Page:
In 1998, the Marble Palace hosted a retrospective of Novikov's works from 1978–1998, which were donated to the Russian Museum. This large-scale exhibition in one of Russia’s major national museums turned out to be the last held during the artist's lifetime. After his untimely death in 2002, Neoacademism continued for another decade in the art ofloyal associates. The British art historian Edward Lucie-Smith included Neoacademism in a reprint of his ‘Movements in Art Since 1945’, placing Novikov on a par with Kazimir Malevich (1879–1935).

Like everything Timur Novikov did, the New Academy was a conceptual gesture and remained a deeply ironic project almost to the end of his life. Almost none of the artists who called themselves academicians could even draw a nude figure without the aid of a projector. Among the obvious sources of Neoacademism are the photographs of Wilhelm von Gloeden (1856-1931), and the documentary footage of Leni Riefenstahl (1902–2003). Now the art of Timur Novikov and artists close to him is often seen as queer art.

Ekaterina Andreeva, a curator at the Russian Museum and a respected expert on Novikov's work curated the exhibition. She had witnessed first hand and participated in some of the pranks of the New Academicians, and one of her goals was to convey the light-hearted and joyful approach inherent in the art movement. The exhibition includes many of Novikov's textiles, masterpieces including ‘Apollo Trampling the Red Square’.

The movement’s conservative aesthetic programme could have aligned with the puritanism of the museum authorities, but this did not happen. Instead the censor’s axe fell and works by duo Oleg Maslov and Viktor Kuznetsov and Bella Matveeva were withdrawn from the show, without whom it is difficult to imagine the New Academy. Konstantin Goncharov's (1969-1998) costume for a production based on Apuleius’ ‘The Golden Ass’ was literally castrated – in order to display it, staff had to cover the velvet penis of Apuleius' protagonist with a drape! Without these works, the exhibition feels impoverished, the celebratory fun inherent in the activities of the New Academy has shrivelled. There is only perhaps one glimpse of their original fun-loving cameraderie in Olga Tobreluts' 1993-94 film ‘Woe from Wit’ (the rest of the artist's works, including the diptych ‘Adam and Eve’, were also censored). It was a film production of a play by Alexander Griboyedov which shows the whole company of young merrymakers and flaneurs. In the edited version of the exhibition, it seems the accent shifted to Novikov in the last years of his life, when the artist increasingly turned to the ideas of conservationism and the ideology of traditionalism.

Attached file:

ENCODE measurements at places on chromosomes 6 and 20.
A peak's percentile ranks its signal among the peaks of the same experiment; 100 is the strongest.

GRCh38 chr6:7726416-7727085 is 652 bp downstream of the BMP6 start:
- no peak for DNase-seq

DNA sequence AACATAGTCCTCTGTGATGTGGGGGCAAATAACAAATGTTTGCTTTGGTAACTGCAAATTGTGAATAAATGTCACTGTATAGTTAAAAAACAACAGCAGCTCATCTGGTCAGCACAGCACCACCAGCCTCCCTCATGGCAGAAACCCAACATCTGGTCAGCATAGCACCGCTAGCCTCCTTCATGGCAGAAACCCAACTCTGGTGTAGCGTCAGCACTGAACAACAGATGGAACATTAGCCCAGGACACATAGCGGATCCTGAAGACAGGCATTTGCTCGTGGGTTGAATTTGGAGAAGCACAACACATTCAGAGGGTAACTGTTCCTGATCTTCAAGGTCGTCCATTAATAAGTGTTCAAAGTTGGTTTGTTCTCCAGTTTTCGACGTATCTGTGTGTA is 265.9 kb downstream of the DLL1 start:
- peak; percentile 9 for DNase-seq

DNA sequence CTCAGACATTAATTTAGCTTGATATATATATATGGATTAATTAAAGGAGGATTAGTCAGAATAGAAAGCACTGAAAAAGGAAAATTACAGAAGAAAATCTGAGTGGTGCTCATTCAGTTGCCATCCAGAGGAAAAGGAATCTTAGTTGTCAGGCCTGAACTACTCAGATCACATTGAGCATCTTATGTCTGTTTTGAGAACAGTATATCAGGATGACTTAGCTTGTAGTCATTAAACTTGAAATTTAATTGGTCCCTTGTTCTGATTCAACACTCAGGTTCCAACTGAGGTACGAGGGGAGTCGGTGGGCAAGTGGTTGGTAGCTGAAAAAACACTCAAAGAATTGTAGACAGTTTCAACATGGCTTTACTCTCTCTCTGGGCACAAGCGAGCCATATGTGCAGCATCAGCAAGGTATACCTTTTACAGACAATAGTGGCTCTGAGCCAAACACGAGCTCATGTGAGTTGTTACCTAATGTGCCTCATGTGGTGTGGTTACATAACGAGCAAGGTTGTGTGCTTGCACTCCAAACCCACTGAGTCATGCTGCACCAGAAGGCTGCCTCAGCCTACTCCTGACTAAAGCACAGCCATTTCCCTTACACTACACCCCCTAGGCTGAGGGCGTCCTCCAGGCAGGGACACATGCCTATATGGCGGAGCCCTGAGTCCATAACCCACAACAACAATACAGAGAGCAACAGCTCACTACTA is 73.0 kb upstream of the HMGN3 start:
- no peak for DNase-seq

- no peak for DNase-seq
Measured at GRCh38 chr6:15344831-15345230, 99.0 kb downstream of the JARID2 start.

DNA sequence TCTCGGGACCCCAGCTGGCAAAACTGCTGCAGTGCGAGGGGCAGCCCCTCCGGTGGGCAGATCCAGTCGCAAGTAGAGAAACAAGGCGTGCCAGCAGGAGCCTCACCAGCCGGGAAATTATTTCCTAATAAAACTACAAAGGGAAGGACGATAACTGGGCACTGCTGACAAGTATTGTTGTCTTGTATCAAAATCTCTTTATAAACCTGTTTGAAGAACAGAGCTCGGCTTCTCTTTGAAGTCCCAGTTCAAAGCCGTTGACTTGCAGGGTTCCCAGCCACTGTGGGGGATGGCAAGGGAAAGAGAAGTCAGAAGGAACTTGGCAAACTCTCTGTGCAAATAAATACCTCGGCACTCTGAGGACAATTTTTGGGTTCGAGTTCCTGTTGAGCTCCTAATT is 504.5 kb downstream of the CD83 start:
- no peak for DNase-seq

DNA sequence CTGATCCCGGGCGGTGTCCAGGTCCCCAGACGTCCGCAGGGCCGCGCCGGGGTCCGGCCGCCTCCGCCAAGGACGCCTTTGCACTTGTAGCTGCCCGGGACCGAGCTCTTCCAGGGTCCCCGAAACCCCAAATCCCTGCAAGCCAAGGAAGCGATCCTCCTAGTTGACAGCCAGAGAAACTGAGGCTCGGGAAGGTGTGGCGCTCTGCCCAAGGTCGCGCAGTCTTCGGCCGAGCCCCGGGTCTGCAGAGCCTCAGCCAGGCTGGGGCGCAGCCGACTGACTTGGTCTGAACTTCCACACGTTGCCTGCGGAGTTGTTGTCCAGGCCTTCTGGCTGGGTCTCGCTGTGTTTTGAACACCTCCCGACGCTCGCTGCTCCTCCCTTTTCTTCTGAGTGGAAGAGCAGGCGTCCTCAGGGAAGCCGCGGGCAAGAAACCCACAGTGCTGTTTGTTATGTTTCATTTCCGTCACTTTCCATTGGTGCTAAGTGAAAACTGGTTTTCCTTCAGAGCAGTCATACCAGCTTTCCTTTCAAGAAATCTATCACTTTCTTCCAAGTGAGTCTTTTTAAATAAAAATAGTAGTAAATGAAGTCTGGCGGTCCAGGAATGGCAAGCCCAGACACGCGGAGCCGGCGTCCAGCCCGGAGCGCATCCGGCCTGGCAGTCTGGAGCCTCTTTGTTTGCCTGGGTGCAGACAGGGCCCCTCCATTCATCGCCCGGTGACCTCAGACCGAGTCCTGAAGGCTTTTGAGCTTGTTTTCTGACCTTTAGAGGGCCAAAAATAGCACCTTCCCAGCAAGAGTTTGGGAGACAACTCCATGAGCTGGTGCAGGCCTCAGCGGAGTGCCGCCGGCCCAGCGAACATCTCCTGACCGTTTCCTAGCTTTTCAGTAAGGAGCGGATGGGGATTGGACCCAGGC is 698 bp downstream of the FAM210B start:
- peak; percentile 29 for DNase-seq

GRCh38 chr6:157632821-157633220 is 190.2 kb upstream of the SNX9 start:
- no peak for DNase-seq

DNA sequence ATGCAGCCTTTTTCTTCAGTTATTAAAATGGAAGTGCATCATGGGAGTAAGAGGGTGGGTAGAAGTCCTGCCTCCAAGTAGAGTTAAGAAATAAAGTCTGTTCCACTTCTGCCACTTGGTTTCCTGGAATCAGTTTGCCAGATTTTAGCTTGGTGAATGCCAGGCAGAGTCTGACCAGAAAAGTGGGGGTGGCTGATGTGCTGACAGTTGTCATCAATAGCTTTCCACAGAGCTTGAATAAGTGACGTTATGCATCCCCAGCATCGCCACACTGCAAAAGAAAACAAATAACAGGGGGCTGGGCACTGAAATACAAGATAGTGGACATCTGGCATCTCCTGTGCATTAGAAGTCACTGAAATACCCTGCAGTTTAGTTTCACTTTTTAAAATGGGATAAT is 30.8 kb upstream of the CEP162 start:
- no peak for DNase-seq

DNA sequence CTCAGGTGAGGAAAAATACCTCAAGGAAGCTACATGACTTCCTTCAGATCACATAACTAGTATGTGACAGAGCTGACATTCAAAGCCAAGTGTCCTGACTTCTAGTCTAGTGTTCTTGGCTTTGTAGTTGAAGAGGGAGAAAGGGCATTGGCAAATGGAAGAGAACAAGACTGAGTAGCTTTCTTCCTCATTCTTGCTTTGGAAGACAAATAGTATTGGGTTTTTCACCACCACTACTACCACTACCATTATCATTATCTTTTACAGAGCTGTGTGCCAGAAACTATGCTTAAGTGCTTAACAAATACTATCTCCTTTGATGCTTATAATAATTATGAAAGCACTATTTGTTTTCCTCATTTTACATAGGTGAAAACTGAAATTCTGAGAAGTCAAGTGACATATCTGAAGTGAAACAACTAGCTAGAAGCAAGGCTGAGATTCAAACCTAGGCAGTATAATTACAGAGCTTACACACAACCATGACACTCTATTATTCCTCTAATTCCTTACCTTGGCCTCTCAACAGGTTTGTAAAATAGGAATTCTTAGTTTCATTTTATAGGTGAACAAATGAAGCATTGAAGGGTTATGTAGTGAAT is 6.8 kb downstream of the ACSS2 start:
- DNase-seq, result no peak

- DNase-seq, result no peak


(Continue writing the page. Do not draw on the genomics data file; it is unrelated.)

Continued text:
This emphasis and reading of Neo-Academism after the death of its founder sadly has increasingly found traction in the extreme right . The die-hard, anti-modernism devoid of irony and the postmodernist game that Novikov was constantly playing drifted to the right, where there remain today some followers of the movement. Having quickly lost its lightness and cheerfulness in the 2000s, the New Academy, unfortunately, became associated with darker ideologemes. Artists Alexei Belyaev-Gintovt (b. 1965) and Alexei Morozov (b. 1974), who were engaged in the ideological and artistic design of nationalist and extreme right-wing political forces, counted themselves among its supporters. However, it is an oversimplification to shift contemporary political problems onto the artists and works made 30 years ago. Among the flagship Neoacademic works is the series of paintings ‘Blue Lagoon’, which Oleg Maslov and Viktor Kuznetsov began in 1993, inspired by holidays on the Crimean coast, during more peaceful times.

Aside from Timur Novikov's 65th birthday, this year marks the anniversary of the neo-academic action ‘Burning of Vanities’ which took place 25 years ago. On 3rd of June 1998, artists gathered at the fort in Kronstadt, a suburb of St.Petersburg, threw their art works into a fire, renouncing the sins of the past. Had Novikov lived a longer life, art under his leadership would surely have carried on its steep course, and the artists in his wedge, like chameleons, would have continued to transform themselves and their art in the most unexpected of ways.

Novikov’s Wedge. The New Academy of Fine Arts

State Russian Museum

St. Petersburg, Russia

26 July – 25 September, 2023